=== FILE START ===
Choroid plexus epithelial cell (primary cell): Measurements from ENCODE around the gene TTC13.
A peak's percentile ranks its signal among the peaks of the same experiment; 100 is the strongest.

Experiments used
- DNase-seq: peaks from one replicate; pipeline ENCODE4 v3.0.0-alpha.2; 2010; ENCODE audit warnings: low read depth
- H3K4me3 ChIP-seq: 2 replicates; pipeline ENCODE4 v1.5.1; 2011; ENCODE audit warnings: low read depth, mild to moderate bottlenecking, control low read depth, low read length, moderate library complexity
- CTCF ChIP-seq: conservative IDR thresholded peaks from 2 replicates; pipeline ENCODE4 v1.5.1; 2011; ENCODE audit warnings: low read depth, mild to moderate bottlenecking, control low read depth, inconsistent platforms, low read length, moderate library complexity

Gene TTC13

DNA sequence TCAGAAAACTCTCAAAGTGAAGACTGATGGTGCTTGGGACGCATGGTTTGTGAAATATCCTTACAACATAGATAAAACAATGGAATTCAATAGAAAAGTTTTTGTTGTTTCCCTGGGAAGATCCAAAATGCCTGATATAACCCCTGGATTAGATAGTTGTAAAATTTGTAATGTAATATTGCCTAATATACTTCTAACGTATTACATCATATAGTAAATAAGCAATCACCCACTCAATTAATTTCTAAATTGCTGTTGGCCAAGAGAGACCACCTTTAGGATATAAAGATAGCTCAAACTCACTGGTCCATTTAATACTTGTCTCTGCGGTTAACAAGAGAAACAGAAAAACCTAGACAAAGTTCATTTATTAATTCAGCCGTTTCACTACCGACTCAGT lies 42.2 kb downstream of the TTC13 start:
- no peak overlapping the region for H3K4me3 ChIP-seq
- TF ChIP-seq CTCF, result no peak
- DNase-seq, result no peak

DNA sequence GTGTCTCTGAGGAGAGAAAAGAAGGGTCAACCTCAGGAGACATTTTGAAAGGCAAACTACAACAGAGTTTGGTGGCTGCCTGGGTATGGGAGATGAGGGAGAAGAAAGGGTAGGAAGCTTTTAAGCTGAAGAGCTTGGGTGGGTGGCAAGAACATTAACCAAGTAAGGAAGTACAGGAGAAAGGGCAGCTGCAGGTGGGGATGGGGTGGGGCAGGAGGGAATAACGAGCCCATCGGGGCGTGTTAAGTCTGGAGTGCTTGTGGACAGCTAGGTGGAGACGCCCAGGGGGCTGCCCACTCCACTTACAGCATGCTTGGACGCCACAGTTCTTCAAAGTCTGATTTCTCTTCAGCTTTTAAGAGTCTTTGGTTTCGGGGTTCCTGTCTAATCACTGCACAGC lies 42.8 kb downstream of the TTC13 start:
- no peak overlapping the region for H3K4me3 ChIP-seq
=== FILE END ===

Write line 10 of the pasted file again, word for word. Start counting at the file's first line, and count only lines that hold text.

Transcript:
- TF ChIP-seq CTCF, result no peak